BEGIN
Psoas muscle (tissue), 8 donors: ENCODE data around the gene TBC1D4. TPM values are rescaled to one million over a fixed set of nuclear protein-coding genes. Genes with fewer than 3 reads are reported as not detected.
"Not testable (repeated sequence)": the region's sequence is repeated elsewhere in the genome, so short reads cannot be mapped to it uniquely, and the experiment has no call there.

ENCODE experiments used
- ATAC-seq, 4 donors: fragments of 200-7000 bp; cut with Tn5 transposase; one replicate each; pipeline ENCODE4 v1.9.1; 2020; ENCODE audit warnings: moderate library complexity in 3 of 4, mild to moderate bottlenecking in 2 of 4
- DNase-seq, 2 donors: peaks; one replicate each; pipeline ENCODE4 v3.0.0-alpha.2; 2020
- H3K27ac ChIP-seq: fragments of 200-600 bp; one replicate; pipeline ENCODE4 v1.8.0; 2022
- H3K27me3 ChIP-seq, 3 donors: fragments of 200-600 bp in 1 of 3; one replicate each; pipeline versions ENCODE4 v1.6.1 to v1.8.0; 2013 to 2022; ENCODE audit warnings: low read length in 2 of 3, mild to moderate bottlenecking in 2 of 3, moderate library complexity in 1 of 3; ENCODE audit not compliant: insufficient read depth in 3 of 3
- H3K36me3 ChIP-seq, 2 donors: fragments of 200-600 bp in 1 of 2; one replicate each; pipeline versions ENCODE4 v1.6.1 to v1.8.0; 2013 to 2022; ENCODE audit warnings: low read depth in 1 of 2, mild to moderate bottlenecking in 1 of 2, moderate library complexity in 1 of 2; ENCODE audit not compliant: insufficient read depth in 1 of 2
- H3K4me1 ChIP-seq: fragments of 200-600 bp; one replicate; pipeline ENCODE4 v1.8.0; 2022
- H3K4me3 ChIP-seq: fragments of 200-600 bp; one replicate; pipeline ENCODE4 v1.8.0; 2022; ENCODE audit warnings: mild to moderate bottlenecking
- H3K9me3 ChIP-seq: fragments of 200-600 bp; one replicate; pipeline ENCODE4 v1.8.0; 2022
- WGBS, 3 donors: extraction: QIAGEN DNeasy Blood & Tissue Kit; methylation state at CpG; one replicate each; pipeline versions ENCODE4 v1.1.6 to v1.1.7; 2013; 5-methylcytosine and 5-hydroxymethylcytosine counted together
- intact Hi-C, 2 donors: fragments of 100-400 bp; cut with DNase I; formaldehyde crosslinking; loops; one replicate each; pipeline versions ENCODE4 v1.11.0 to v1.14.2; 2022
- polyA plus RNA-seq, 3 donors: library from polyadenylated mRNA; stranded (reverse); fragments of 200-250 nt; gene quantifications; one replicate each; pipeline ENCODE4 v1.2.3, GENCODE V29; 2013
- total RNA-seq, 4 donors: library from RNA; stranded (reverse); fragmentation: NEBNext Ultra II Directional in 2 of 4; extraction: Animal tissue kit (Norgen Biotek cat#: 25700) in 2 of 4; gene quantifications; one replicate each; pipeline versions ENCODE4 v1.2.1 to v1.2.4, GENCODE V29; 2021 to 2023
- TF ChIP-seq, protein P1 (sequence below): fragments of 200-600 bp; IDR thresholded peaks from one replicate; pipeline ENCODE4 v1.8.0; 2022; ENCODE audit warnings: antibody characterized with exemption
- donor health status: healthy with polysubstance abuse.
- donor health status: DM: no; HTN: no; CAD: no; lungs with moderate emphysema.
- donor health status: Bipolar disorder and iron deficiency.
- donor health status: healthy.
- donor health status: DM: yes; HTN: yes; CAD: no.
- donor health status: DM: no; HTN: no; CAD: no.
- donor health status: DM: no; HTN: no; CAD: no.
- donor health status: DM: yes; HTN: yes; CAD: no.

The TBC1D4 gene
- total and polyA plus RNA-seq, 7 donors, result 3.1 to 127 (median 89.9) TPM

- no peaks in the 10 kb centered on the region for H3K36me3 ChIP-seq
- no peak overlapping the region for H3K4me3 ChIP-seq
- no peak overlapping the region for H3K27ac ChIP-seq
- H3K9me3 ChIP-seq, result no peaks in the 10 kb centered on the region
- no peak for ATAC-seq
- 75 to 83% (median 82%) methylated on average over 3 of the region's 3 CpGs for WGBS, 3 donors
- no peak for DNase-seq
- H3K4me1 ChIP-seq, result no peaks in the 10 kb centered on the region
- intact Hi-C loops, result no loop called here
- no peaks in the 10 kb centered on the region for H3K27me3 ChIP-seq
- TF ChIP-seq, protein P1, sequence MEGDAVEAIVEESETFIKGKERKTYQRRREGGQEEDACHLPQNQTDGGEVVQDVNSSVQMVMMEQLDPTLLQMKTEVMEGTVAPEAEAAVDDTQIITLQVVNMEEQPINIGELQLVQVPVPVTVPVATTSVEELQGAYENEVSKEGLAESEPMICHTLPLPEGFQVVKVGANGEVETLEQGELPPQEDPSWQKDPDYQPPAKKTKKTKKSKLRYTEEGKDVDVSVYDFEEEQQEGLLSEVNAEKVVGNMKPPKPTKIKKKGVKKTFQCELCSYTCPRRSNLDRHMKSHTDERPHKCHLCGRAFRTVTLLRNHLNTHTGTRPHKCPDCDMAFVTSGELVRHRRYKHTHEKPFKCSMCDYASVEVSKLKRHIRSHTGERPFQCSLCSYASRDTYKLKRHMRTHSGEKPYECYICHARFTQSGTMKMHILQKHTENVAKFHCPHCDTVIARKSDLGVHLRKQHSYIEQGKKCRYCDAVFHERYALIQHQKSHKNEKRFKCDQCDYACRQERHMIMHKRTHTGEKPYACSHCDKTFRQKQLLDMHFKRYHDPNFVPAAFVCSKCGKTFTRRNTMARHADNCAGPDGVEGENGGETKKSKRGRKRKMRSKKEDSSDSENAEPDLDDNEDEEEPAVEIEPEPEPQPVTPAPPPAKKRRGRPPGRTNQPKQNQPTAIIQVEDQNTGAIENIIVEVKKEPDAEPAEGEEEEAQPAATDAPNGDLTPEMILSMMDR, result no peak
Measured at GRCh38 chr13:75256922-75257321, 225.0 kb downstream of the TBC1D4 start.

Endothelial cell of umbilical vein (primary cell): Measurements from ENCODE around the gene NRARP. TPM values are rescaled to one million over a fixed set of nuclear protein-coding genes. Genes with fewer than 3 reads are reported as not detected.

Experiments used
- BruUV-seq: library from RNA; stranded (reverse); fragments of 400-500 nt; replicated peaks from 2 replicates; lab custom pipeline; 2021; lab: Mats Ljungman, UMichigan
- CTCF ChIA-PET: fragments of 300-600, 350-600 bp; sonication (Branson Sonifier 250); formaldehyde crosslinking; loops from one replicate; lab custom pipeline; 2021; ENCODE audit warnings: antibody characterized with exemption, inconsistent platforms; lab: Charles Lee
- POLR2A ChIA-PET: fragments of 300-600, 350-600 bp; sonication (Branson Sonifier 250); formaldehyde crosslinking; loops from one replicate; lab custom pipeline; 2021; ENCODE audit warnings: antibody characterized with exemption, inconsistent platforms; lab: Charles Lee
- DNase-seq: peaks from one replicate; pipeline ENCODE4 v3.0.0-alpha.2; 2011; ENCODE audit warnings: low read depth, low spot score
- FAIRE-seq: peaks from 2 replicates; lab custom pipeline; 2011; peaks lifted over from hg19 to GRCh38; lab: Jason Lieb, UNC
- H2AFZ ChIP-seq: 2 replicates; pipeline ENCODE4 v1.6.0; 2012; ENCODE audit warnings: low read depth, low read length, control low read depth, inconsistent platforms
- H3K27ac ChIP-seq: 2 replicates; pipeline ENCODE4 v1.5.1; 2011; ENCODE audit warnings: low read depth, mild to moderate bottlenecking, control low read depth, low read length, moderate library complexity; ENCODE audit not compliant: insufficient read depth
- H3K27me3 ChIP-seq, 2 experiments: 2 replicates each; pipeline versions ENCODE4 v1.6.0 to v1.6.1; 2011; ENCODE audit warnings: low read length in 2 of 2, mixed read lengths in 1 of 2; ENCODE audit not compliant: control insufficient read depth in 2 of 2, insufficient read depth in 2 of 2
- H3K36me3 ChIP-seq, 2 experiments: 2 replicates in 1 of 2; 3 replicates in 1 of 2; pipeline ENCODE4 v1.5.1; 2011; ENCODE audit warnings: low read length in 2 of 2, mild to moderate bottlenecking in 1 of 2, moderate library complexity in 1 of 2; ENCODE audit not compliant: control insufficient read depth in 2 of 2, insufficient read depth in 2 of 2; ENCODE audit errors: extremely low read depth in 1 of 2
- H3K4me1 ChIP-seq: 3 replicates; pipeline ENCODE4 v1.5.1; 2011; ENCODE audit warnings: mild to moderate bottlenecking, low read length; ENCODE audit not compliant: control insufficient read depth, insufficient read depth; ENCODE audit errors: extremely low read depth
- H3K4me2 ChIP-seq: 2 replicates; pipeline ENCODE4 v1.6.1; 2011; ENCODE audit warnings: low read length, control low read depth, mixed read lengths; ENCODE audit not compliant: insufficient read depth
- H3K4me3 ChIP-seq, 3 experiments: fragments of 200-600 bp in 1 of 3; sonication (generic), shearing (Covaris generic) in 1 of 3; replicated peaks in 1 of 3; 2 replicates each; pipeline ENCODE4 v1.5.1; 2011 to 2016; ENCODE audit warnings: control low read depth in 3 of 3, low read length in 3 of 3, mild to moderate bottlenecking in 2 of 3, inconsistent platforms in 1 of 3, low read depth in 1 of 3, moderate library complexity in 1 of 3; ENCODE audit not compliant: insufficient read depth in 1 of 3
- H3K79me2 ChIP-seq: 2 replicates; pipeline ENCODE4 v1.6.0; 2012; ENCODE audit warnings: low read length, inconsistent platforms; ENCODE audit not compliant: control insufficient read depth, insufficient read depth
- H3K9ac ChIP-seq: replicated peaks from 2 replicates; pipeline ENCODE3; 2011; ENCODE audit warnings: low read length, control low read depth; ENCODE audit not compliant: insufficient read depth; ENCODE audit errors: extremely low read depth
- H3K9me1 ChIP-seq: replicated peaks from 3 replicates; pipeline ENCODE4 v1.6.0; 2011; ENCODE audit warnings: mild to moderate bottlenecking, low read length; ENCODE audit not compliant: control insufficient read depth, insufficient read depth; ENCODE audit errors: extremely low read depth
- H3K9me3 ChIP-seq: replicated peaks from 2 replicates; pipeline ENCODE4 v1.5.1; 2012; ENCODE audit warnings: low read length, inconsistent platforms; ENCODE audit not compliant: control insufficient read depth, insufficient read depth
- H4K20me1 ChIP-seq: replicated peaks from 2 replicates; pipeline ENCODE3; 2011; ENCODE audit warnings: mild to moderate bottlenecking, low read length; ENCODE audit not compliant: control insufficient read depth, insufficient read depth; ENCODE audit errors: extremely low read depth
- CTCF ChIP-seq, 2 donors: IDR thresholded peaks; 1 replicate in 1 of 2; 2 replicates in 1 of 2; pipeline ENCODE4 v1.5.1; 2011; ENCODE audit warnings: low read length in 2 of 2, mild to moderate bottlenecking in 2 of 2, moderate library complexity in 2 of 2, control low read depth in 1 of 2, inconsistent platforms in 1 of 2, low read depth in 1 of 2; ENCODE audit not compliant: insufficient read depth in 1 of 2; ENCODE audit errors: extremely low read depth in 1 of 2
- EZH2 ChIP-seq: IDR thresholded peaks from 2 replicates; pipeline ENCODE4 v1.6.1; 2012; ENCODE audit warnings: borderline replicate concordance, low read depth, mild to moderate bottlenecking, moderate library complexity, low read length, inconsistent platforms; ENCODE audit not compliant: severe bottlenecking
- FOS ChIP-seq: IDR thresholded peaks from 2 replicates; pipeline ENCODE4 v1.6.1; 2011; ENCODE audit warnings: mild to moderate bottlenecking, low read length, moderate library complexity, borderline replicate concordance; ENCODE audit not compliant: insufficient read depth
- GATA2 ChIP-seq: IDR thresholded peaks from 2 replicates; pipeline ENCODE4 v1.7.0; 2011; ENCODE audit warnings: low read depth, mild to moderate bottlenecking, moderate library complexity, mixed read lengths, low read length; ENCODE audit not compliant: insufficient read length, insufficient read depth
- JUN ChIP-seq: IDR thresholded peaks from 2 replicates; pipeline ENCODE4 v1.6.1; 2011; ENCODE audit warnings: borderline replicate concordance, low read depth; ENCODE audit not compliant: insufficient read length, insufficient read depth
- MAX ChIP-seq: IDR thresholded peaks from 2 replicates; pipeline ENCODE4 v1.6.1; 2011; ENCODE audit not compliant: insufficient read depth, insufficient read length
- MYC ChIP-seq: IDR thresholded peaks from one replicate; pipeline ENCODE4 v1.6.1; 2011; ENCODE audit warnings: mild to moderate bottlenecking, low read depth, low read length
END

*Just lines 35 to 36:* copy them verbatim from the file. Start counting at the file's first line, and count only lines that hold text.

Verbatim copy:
- intact Hi-C loops, result no loop called here
- no peaks in the 10 kb centered on the region for H3K27me3 ChIP-seq